GENEVA (Reuters) - The United Nations said on Thursday it would tackle the divisive issue of a transition in Syria when warring parties meet again next month after outlining a common blueprint for a political process that could end the five-year civil war.
With a fragile ceasefire in place, the indirect “proximity talks”, with government and opposition delegations in separate rooms, adjourned on Thursday after almost two weeks of discussions and aim to reconvene from around April 9.
The talks are part of a diplomatic push launched with U.S. and Russian support to end a conflict that has killed more than 250,000 people, created the world’s worst refugee crisis and aided the rise of Islamic State.
“I am expecting and hoping ... that the next round of talks will not be focusing on principles again - we have had enough of that - there are many valid points there, but we have to start focusing on the political process,” U.N. Syria special envoy Staffan de Mistura told reporters.
De Mistura is sticking closely to a peace plan endorsed by the U.N. Security Council in December calling for a Syrian-led process that establishes “credible, inclusive and non-sectarian governance”, a new constitution, and free, fair elections within 18 months.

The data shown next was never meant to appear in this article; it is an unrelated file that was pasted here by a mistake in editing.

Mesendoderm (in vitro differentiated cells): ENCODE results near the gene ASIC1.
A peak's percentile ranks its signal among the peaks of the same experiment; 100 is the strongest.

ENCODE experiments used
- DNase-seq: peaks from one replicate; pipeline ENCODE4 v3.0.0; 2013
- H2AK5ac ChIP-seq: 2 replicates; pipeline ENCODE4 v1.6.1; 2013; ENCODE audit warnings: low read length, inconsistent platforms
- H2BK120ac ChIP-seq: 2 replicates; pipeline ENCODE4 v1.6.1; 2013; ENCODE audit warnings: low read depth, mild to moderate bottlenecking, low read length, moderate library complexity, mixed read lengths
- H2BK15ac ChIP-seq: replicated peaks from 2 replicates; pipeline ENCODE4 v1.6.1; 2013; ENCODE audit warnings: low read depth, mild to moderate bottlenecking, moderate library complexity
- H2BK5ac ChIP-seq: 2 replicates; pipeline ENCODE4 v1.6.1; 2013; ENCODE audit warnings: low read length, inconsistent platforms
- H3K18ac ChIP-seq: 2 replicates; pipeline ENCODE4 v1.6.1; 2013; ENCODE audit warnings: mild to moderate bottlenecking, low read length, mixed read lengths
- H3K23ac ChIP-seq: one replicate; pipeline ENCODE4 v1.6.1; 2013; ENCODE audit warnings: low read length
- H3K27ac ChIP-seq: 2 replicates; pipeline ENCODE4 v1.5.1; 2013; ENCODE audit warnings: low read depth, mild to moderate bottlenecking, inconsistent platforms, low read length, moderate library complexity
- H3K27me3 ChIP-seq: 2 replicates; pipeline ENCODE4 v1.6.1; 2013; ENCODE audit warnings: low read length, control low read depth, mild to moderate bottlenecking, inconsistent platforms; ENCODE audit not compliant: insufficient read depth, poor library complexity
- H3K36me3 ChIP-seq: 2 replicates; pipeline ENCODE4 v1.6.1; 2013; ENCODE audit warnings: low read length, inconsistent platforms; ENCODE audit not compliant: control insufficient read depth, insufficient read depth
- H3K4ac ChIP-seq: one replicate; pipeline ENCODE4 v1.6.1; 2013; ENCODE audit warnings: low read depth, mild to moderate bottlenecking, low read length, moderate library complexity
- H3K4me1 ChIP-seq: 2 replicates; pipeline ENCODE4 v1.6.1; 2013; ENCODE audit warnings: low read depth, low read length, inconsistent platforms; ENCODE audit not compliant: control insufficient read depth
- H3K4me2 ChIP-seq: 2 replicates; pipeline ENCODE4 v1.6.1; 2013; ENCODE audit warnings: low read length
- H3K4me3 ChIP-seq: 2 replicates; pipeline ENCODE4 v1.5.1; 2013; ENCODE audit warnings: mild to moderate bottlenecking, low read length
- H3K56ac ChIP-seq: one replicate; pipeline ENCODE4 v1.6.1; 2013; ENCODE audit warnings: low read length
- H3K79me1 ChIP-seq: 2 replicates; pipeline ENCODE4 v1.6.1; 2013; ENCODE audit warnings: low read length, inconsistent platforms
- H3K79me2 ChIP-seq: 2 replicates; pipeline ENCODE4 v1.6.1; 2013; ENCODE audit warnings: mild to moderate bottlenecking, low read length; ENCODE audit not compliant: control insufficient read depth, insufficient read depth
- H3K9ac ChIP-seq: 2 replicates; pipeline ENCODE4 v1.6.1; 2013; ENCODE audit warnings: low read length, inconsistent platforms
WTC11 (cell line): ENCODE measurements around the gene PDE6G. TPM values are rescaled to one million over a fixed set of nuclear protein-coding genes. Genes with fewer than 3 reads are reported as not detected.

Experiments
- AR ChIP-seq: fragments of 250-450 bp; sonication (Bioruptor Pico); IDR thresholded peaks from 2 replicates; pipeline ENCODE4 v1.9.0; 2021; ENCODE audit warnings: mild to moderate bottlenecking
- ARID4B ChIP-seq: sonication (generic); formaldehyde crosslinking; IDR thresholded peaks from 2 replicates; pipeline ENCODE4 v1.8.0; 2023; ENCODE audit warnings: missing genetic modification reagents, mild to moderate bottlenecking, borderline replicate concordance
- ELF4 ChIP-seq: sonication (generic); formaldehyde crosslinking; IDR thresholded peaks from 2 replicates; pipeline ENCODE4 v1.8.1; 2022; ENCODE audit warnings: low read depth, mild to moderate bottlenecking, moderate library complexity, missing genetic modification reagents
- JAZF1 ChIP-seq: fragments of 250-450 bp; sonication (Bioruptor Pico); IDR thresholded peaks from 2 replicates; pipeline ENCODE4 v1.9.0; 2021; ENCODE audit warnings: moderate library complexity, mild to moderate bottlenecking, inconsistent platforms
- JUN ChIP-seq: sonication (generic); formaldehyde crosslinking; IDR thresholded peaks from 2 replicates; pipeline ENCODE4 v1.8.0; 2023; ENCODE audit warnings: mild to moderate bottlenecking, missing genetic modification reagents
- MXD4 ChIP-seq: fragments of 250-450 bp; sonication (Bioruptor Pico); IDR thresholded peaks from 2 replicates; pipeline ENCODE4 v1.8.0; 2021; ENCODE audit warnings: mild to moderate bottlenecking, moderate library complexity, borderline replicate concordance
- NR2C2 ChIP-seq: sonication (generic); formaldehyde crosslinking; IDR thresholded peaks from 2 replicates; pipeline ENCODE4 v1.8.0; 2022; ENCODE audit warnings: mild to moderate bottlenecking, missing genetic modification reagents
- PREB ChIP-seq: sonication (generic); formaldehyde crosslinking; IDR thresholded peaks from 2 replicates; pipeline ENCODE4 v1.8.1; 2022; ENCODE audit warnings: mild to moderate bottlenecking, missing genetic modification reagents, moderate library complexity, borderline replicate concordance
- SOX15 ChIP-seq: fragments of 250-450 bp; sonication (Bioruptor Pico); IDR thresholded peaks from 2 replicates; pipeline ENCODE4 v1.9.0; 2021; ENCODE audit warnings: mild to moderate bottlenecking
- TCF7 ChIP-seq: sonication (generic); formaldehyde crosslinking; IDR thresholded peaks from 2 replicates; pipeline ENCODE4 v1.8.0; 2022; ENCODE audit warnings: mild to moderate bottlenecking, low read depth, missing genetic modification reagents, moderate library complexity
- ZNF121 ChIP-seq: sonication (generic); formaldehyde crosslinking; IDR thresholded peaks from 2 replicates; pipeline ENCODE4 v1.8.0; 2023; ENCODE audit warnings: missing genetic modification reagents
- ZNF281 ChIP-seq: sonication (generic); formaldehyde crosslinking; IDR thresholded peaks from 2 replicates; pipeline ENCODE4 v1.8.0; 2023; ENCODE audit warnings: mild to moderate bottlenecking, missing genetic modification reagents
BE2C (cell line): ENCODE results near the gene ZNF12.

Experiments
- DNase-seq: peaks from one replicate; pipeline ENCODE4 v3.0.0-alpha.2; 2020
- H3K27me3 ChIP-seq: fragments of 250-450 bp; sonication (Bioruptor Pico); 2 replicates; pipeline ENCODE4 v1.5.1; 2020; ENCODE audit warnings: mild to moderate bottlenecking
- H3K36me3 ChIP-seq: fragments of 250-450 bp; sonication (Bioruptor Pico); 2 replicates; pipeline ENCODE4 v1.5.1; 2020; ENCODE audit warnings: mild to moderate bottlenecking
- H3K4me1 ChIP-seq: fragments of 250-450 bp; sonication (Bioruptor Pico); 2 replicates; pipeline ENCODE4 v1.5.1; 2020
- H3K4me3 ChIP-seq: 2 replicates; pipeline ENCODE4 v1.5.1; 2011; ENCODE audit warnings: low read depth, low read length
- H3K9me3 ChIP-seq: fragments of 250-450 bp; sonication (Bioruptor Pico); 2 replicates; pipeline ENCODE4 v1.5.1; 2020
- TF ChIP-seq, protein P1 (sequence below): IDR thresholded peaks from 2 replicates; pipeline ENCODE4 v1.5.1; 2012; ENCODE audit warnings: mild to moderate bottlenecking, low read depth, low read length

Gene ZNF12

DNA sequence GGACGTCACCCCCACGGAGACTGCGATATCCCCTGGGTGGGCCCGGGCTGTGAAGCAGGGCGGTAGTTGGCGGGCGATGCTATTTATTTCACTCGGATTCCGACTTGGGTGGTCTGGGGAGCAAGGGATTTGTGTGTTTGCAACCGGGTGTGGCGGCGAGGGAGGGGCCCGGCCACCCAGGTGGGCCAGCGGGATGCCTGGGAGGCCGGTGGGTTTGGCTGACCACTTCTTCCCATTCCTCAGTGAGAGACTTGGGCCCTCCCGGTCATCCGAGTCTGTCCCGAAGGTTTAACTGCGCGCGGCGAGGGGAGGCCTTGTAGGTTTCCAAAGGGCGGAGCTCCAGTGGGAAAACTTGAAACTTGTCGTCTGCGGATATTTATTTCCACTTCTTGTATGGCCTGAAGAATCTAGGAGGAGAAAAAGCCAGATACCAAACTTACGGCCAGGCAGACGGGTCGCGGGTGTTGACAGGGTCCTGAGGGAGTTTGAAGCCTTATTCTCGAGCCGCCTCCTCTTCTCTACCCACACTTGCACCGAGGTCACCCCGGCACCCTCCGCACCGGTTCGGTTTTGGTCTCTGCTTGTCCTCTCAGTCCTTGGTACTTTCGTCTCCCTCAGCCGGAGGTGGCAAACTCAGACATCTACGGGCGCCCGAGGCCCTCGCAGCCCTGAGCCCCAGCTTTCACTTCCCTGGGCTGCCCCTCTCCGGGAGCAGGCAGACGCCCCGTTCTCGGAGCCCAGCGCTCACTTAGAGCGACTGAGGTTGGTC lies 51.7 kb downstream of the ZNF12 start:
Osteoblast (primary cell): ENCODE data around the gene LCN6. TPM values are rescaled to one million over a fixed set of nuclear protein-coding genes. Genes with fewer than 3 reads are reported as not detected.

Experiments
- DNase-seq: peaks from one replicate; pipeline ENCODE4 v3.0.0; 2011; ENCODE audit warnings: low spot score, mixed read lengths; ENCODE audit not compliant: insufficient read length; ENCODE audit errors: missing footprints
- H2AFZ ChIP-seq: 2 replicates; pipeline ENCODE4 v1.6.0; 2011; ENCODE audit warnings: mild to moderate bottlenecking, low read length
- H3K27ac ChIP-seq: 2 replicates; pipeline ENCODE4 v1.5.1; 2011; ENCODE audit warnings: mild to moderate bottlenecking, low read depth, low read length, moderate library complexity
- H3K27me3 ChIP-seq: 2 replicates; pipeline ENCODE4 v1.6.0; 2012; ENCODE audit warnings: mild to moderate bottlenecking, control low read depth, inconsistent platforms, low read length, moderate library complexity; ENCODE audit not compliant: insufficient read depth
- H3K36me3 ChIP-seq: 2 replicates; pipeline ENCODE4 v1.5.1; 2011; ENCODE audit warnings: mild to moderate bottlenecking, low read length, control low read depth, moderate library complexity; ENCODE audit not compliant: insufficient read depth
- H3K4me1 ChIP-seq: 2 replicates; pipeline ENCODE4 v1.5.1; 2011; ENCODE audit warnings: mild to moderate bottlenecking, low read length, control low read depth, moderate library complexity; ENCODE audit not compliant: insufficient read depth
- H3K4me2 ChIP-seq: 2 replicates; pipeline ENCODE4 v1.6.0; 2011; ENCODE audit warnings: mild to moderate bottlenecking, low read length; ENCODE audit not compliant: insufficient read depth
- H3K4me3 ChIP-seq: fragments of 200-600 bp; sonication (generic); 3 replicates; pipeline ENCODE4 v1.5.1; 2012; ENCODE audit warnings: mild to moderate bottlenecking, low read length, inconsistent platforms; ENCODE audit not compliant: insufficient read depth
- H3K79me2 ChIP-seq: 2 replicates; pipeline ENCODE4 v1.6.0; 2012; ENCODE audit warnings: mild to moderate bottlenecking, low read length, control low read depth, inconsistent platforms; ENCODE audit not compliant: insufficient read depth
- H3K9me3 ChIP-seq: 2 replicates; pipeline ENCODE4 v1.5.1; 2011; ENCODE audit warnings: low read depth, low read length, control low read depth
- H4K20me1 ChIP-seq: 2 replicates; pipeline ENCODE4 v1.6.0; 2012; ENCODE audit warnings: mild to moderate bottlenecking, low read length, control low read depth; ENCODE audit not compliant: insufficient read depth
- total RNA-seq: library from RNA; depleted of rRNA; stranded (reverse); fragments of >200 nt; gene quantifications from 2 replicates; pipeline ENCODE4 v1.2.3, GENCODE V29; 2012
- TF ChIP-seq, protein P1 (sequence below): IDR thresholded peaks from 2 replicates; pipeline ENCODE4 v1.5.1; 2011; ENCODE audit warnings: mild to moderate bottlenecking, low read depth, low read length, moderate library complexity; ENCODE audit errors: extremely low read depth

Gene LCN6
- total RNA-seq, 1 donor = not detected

But while all sides attending the talks have committed to a political transition that will follow the war, progress has been slow with the Syrian government delegation and its opponents disagreeing fundamentally on what that means, including whether President Bashar al-Assad must leave power.
“We come out with feeling that we have perhaps laid the basis for substantive talks,” opposition negotiator Basma Kodmani said. However, she cautioned that much would depend on Russian leverage over the Syrian government in the coming weeks.
After meeting European Union foreign policy chief Federica Mogherini on Wednesday, a rare encounter with a senior Western figure, government negotiator Bashar Ja‘afari sounded positive saying he thought a diplomatic impasse has been broken.
Damascus, he said, would now review the U.N. document before the talks resume.
“These are guiding principles. We are not getting into the details of what is the mother of all issues, the political transition, political process,” de Mistura said.
He said there was reference to the 2012 Geneva Communique and to resolution 2254 which includes three elements - governance, constitution and elections.
The De Mistura document contains points including reforming state institutions according to international criteria, rejecting terrorism unequivocally and implementing resolution 2254 that guarantees a political transition of power.
It also calls for no tolerance of acts of revenge from either side, rebuilding the Syrian army on national criteria, ensuring a democratic non-sectarian state and preserving women’s rights in fair representation.
De Mistura said that none of the sides had refused the principles.
“The next round will be a more difficult session for de Mistura. In my view it’s make or break,” said a senior Western diplomat.
De Mistura aims to reconvene the talks on April 9, although some parties may come as late as April 14, a day after parliamentary elections in Syria.
Additional reporting by Tom Miles; editing by Ralph Boulton